Spices, aji amarillo, and citrus are just a few of ingredients that give Thai Jasmine Rice and chicken thighs so much flavor in this traditional Peruvian plate.
Season chicken thighs with 1 1/2 tsp salt and 1 1/2 tsp pepper. Heat oil in large skillet set over medium-high heat; cook chicken for 12 to 15 minutes or until browned. Remove from skillet; set aside.
Add onion, garlic, aji amarillo paste, cumin and turmeric to skillet; cook for 8 to 10 minutes or until tender and fragrant.
Add chicken broth, beer and cooked rice to skillet; bring to boil. Reduce heat to medium-low; cover and cook for 40-45 minutes, stirring occasionally, or until rice is tender and liquid is absorbed. Stir in lime zest, lime juice, carrots, peas, corn kernels and remaining salt and pepper in last 10 minutes of cooking. Garnish with cilantro.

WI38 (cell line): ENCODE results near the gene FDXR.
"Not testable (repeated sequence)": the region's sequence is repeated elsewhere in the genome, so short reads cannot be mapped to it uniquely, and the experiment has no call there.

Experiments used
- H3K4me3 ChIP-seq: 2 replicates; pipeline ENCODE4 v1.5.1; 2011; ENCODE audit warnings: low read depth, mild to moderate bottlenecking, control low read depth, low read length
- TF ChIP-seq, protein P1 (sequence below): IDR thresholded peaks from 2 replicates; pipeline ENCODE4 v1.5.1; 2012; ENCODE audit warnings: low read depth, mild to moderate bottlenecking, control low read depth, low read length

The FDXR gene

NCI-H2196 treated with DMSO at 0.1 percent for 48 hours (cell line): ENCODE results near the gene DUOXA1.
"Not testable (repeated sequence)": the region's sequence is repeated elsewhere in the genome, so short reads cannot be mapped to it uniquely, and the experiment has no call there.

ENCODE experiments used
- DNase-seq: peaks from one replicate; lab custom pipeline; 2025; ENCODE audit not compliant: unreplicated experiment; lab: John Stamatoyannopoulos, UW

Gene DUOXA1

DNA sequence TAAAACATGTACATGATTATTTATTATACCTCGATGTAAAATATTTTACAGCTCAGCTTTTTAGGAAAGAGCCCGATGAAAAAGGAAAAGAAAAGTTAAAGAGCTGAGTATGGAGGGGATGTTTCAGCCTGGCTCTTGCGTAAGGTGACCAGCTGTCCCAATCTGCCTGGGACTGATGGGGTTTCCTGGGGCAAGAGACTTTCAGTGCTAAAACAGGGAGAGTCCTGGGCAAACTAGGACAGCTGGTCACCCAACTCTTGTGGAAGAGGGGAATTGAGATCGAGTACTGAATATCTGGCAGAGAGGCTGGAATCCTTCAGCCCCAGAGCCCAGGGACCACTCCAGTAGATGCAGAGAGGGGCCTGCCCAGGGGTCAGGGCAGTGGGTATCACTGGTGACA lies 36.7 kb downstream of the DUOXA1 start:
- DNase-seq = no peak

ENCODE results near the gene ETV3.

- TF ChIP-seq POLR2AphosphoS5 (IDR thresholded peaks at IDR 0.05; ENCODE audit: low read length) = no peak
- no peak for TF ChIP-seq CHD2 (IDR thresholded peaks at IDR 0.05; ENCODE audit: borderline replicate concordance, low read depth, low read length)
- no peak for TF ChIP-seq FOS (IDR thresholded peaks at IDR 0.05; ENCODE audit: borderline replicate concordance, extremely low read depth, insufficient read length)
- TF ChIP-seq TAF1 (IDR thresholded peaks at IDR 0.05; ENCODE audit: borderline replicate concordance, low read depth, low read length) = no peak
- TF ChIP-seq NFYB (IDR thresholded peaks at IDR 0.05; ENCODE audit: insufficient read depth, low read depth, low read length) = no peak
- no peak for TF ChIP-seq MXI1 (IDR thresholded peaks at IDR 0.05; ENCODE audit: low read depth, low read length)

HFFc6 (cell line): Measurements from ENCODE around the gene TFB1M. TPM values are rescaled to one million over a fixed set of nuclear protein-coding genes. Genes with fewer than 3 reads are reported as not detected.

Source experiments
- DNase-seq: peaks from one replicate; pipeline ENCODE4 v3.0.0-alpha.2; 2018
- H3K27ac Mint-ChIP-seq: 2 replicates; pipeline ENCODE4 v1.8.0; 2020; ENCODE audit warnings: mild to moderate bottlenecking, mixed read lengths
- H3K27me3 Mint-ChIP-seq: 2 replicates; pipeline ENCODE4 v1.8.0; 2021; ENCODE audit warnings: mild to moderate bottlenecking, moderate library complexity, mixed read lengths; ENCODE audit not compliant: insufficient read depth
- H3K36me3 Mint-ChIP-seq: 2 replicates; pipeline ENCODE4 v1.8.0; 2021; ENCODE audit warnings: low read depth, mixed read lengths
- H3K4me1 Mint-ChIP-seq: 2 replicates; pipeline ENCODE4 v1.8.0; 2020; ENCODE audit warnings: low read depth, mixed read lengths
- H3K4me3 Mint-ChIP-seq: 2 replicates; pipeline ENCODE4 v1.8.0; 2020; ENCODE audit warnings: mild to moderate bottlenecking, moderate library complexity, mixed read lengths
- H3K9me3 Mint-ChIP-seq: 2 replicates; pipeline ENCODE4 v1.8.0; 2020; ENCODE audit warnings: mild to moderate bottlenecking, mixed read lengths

Top with sliced avocado, pickled red onions and a sprinkle of red chili flakes if desired.
Choosing your brew will distinctly change the flavor of your dish. As the beer reduces, the alcohol evaporates but the flavors intensify. While in Lima the dish is typically made with a lager, those in the north pour in dark or corn beer. If you want to experiment with flavors to make the dish your own, consider these pairing notes:
– Wheats: These full-bodied brews are delicious with chicken and seafood
– Ales and stouts: Just as beef broth compliments pork, beef, and lamb, dark beers will bring out those rich flavors.
– Belgians: For hearty meat or game, you´ll want a hearty beer!
Brown ales: With nutty complexity, brown ales can be stirred into stews and cheesy dishes.
– Pale Ales: Less hoppy and bitter than IPAs, pale ales are a balanced yet flavorful option. Though it has fruity notes, it isn’t too sweet.
Bone-in chicken thighs are not just flavorful, they’re practically foolproof. Chicken thighs will stay juicy while simmering. In fact, when cutting the meat, don’t hesitate to leave a little fat. However, if you opt for chicken breast, let the sauce simmer for 5 minutes before adding it.